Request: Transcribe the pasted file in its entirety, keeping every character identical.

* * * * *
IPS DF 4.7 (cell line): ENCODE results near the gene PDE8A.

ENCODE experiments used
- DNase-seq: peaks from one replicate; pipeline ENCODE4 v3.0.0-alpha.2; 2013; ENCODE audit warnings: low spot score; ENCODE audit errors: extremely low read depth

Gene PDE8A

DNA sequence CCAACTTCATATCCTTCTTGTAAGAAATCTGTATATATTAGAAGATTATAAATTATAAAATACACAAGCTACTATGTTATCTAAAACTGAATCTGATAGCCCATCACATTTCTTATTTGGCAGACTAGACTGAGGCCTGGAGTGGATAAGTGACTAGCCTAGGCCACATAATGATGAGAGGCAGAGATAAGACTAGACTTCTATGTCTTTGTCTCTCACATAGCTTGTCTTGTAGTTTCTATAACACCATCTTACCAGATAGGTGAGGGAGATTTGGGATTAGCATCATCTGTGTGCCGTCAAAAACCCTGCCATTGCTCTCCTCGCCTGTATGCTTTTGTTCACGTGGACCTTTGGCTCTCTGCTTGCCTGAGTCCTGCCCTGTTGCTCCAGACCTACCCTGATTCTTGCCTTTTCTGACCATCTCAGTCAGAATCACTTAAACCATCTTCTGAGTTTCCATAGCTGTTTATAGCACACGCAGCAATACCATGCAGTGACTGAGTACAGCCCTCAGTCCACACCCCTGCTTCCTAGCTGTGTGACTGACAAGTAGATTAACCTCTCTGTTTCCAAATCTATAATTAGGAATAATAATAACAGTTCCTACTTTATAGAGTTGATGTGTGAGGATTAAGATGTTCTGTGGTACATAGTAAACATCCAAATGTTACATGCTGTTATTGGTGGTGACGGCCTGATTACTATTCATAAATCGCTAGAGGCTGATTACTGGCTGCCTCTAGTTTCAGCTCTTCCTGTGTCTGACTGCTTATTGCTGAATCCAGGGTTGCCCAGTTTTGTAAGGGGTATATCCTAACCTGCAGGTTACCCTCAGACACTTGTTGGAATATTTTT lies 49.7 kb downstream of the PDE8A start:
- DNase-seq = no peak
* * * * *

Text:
IPS DF 4.7 (cell line): ENCODE results near the gene PDE8A.

ENCODE experiments used
- DNase-seq: peaks from one replicate; pipeline ENCODE4 v3.0.0-alpha.2; 2013; ENCODE audit warnings: low spot score; ENCODE audit errors: extremely low read depth

Gene PDE8A

DNA sequence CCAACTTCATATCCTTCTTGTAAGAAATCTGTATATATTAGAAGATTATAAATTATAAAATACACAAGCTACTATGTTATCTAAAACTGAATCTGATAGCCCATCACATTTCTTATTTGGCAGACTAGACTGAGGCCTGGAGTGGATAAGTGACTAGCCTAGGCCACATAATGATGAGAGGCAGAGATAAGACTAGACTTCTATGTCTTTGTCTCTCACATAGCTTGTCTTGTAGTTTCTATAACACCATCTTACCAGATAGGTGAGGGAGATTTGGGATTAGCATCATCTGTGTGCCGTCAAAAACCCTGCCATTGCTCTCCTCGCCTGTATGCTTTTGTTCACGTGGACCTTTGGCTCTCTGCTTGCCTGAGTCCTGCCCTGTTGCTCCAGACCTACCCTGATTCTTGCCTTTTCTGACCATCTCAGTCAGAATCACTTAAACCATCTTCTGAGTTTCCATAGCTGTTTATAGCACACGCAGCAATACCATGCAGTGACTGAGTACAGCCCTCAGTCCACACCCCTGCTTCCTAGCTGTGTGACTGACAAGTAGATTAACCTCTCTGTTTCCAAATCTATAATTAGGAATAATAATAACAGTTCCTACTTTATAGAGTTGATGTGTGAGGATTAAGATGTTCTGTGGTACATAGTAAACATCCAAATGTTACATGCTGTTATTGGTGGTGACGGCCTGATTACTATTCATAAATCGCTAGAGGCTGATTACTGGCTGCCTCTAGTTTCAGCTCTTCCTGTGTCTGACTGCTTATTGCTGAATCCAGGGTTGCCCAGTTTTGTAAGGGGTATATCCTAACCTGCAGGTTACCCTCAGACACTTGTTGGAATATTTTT lies 49.7 kb downstream of the PDE8A start:
- DNase-seq = no peak